The cache is NOT at the posted coordinates.
n. see recursion.
I was having a conversation with Professor Ouroboros the other day. I made a joke about recursion, but the good professor must not have thought it was so funny. He asked if I understood what recursion was, but before I could answer he started talking really fast. Trying to be a good student, I copied down what he said, word for word. Here it is:
"Recursion is a process in which objects are defined in terms of other objects of the same type. Every recursive process is designed with repetition in mind. Computation of the Fibonacci numbers, for example, is performed recursively. Using some sort of recurrence relation, the entire class of objects can be built up from a few initial values and a small number of rules. Recursion leads to exquisite beauty in mathematics and remarkable mathematical formations in art and nature. Sometimes, recursive behavior can seem rather dull on the surface. In order to understand recursion, one must first understand recursion. Once upon a time, the Babylonians figured out that they could compute the square root of a number A, by taking the mean value of x and A over x [ = 1/2 (x + A/x) ], and then using the result as the next value of x, and so forth. Newton generalized this method to solve for the fixed point of any differentiable function."
I noticed how he seemed to speak in a very recursive way, at least initially, anyway. He then took a card out of his pocket and handed it to me, which had the following written on it:
This Pangram contains four a's, one b, two c's, one d, thirty e's, six f's, five g's, seven h's, eleven i's, one j, one k, two l's, two m's, eighteen n's, fifteen o's, two p's, one q, five r's, twenty-seven s's, eighteen t's, two u's, seven v's, eight w's, two x's, three y's, & one z.
I counted each letter, hoping to find a hole in his argument. "And exactly one Z, there it is at the end! Very clever," I tried to change the subject. But he just continued on:
"The canonical example of a recursive function is factorial:
factorial(0) = 1; factorial(n) = n * factorial (n-1)
Try this: Pick any number (either whole or fractional, but greater than -1). That's your starting point. Now, here's your only rule: Add 1 and take the square root (use the button on your calculator that says SQRT). Do it again. Keep following the rule. After a while, the calculator display will no longer change. It will read 1.61803 39887 49894 84820... Try it! It doesn't matter what number you start with. The fixed point of this iterative procedure is the golden ratio, phi. The ratio of successive terms of the Fibonacci sequence (0, 1, 1, 2, 3, 5, 8, 13, 21... to get the next number in the sequence, just add the last two numbers) approaches the golden ratio. Furthermore, the golden ratio can be used to compute any value, F(n), of the Fibonacci sequence (without any iteration!) by using Binet's formula:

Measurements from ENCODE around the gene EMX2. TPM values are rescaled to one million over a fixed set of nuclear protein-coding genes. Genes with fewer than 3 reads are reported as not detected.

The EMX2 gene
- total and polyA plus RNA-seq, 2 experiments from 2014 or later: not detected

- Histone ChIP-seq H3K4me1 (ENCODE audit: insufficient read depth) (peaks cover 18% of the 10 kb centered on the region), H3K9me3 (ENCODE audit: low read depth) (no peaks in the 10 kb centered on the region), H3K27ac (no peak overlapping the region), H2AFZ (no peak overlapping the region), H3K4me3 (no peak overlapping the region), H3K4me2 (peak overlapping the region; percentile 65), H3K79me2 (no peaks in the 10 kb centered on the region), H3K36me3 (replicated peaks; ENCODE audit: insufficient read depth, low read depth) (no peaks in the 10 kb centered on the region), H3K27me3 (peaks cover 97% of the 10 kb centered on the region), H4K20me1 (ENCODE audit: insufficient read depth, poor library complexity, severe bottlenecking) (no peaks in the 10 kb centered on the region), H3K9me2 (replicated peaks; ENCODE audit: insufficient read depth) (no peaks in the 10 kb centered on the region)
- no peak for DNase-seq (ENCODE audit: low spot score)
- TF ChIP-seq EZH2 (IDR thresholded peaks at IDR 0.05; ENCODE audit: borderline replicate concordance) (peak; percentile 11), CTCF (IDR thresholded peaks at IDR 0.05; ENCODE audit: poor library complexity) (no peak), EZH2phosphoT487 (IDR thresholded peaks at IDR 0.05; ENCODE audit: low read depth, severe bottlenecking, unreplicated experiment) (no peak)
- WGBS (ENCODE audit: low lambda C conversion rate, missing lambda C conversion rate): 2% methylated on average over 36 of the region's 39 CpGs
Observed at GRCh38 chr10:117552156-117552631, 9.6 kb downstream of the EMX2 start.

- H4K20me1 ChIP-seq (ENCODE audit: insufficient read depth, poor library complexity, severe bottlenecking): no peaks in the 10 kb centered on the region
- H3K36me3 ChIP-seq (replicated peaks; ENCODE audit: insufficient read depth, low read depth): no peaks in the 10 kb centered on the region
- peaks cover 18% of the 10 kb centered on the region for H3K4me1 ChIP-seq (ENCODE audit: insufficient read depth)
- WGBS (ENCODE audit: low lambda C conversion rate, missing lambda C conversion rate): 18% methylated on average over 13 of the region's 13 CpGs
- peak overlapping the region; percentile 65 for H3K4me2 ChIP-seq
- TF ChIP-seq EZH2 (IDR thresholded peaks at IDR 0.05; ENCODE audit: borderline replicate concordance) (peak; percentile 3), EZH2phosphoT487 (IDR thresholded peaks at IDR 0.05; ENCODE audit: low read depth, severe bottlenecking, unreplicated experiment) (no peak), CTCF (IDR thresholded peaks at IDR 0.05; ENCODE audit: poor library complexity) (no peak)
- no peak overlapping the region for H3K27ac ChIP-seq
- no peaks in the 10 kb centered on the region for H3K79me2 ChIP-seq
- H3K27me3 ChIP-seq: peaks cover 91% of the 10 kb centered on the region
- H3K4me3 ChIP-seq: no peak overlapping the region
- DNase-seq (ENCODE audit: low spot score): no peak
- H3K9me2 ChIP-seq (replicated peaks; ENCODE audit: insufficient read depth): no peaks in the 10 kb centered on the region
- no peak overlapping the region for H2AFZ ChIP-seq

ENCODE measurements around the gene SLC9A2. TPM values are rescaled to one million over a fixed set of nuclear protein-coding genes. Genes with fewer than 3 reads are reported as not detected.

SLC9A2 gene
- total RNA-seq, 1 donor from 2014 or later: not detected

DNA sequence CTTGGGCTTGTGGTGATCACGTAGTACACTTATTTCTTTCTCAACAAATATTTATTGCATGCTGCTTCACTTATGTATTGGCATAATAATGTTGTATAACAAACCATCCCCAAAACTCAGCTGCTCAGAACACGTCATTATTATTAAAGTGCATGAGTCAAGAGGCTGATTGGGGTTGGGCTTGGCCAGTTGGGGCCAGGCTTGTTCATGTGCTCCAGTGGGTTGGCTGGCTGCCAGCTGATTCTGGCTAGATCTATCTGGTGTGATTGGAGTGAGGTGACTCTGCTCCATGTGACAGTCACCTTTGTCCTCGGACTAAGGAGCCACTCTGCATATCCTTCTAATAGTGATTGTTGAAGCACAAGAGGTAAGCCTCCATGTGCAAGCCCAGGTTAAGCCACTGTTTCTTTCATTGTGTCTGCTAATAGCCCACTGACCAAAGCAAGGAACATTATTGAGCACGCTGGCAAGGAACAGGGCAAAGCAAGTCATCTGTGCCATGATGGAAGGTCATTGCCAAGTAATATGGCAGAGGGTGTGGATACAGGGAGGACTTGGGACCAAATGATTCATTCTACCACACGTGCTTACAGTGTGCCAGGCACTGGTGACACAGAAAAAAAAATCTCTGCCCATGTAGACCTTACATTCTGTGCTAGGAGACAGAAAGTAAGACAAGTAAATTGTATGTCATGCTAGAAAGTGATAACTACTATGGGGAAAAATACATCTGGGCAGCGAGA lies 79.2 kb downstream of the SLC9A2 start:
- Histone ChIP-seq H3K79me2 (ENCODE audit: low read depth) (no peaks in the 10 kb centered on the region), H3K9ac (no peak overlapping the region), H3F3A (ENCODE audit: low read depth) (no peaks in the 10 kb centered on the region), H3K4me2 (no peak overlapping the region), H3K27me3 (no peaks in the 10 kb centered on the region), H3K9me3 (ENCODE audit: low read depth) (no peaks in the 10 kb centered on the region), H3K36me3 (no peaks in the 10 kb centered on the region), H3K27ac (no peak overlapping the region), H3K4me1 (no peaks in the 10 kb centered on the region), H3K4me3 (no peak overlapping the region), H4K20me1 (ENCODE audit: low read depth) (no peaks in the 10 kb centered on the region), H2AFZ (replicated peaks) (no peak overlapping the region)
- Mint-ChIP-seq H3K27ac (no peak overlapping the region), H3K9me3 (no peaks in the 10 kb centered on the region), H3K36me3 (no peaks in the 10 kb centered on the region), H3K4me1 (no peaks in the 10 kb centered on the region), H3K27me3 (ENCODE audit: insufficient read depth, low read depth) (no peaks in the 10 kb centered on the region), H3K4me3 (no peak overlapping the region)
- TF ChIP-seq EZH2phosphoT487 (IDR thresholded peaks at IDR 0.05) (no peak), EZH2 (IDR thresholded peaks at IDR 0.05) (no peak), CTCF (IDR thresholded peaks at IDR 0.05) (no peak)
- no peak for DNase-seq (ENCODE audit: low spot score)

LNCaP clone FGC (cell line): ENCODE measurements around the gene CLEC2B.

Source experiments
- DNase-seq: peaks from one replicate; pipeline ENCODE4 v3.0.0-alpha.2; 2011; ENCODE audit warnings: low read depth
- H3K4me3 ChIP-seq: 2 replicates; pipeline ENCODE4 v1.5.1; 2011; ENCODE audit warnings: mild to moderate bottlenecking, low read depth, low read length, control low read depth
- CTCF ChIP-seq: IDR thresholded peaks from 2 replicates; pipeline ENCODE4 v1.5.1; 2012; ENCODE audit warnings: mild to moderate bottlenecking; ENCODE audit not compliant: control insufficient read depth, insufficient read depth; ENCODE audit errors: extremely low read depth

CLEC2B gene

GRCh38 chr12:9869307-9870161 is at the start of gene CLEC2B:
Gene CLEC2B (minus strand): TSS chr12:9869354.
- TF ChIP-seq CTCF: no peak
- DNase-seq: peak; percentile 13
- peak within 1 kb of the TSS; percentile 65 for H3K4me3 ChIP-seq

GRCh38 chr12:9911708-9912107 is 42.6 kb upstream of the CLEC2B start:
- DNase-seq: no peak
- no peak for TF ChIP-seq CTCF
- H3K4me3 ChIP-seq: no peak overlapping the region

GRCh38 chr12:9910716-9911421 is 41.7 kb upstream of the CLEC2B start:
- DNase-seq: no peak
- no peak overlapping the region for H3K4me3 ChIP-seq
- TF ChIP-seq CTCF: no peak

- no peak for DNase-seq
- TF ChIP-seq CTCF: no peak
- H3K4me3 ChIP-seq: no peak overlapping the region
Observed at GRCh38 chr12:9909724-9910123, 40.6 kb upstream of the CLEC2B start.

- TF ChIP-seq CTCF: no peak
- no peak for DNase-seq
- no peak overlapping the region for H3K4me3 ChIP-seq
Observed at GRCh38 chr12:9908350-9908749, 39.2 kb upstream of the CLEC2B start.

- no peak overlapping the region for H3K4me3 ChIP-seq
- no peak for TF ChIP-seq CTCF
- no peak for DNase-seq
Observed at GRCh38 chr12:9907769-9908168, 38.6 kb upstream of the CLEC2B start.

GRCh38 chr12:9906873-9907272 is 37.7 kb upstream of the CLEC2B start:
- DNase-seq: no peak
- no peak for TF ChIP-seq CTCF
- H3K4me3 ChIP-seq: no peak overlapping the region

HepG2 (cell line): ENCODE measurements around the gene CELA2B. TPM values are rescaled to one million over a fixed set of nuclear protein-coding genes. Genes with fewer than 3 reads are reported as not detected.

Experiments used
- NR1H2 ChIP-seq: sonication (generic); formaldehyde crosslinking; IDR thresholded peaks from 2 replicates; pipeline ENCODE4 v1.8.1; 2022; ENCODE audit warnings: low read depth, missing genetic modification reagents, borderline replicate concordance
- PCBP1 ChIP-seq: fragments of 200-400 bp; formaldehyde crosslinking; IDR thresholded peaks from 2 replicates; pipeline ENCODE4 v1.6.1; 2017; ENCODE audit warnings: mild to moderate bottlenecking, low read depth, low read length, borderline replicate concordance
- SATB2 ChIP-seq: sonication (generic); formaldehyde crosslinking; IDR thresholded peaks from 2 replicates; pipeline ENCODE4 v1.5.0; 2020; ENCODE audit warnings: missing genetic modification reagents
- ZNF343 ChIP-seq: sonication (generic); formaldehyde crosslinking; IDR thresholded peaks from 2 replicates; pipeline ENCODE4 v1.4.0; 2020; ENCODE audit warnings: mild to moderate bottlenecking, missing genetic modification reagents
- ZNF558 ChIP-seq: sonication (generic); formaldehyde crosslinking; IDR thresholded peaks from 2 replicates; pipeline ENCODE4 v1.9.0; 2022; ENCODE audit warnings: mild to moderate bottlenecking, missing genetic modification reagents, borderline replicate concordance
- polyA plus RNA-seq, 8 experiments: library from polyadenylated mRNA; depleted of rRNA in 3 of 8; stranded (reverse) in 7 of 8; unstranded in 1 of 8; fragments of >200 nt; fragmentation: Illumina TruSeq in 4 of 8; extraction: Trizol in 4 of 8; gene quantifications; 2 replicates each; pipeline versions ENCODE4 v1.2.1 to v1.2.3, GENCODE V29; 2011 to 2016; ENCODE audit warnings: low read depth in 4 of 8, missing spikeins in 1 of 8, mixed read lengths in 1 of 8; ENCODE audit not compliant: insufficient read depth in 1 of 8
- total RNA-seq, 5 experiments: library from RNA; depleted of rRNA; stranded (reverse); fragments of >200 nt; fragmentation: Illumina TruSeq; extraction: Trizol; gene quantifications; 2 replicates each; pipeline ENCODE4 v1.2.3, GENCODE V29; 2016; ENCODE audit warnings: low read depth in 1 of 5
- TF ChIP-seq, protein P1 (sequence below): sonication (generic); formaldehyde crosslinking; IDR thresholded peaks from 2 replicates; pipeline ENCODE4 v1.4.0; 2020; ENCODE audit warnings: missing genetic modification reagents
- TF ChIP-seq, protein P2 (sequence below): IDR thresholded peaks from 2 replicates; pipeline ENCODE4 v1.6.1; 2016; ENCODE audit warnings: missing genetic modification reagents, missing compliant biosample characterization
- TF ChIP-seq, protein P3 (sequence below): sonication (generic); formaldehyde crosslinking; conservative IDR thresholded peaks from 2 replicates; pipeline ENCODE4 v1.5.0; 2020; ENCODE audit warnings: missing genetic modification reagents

F(n) = [ phin - (-phi)-n ] / sqrt(5)
Hopefully you can see that the ratio of F(n+1)/ F(n) approaches phi as n gets large."
I was left wondering how Binet got that formula named after him despite the fact that Euler and de Moivre had already discovered it a century before. But by now I was perfectly willing to start this conversation all over again. Much later, after I got home, I pulled out my calculator and discovered a couple interesting things about what the professor had said.
Here's the first thing. Pick a number, x. Multiply it by itself (i.e., square it) and then subtract the original x. (Another way to get the same thing: pick a number, subtract one, then multiply by the original number; i.e., x * [x-1] .) If the difference between x squared and x equals one, then x just happens to be the golden ratio, phi. However, the difference between x squared and x can be anything you want it to be, say Y (or even B).
Here's another iterative process you can easily perform with your calculator:
1. Pick any number A (bigger than -B)
2. Add B, then take the square root
3. Go to Step 2
I picked an A and a B (let's call it B1), and carried out step 2 over and over again. After a while the answer stopped changing. The calculator just kept showing 19.10779 40659... and stopped changing. This appears to be the fixed point of this operation. I chose a different starting value for A and got the exact same result. The funny thing is that no matter what I chose for A, the iterations always provided the same result: 19.10779 40659...
Then I picked a different B (this time we'll call it B2), and again I carried out the iteration many times. This time the answer stopped changing when it got to 7.07647 32189... (it stopped changing well before 20 iterations).
The cache is located at N 37 58.(B1) W 122 32.(B2)
Good luck. If you still don't get it, go here.
phi = a / b = (a+b) / a
You can validate your puzzle solution with certitude.